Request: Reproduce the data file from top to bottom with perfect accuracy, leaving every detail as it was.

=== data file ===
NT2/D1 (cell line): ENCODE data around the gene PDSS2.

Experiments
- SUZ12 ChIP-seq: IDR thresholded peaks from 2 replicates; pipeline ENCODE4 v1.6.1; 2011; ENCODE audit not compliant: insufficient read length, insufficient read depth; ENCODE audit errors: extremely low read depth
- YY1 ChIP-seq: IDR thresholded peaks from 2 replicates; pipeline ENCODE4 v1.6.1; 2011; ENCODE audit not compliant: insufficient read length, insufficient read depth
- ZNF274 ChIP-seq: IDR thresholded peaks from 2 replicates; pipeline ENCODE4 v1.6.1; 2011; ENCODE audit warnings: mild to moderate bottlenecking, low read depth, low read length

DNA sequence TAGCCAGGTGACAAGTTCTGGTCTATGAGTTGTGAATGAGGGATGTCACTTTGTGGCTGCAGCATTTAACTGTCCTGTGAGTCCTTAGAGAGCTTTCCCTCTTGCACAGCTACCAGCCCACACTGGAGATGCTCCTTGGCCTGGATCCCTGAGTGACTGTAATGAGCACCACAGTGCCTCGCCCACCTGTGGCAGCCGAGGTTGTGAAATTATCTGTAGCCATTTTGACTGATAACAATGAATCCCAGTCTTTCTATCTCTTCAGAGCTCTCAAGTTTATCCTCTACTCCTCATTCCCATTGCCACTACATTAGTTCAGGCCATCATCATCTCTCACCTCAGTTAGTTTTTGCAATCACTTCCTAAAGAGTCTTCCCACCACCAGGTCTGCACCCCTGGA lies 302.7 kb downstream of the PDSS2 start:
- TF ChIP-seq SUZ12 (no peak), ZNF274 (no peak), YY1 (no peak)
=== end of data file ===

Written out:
NT2/D1 (cell line): ENCODE data around the gene PDSS2.

Experiments
- SUZ12 ChIP-seq: IDR thresholded peaks from 2 replicates; pipeline ENCODE4 v1.6.1; 2011; ENCODE audit not compliant: insufficient read length, insufficient read depth; ENCODE audit errors: extremely low read depth
- YY1 ChIP-seq: IDR thresholded peaks from 2 replicates; pipeline ENCODE4 v1.6.1; 2011; ENCODE audit not compliant: insufficient read length, insufficient read depth
- ZNF274 ChIP-seq: IDR thresholded peaks from 2 replicates; pipeline ENCODE4 v1.6.1; 2011; ENCODE audit warnings: mild to moderate bottlenecking, low read depth, low read length

DNA sequence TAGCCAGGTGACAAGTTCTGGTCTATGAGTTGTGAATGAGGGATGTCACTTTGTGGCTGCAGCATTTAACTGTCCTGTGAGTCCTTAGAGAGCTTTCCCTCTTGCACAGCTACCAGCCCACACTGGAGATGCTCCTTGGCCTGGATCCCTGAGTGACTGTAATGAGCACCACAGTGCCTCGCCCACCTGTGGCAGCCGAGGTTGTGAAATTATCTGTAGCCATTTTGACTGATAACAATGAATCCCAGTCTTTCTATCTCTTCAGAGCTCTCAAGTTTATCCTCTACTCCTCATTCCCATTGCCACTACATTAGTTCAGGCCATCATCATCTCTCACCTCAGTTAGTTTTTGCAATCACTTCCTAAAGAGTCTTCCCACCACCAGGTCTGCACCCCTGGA lies 302.7 kb downstream of the PDSS2 start:
- TF ChIP-seq SUZ12 (no peak), ZNF274 (no peak), YY1 (no peak)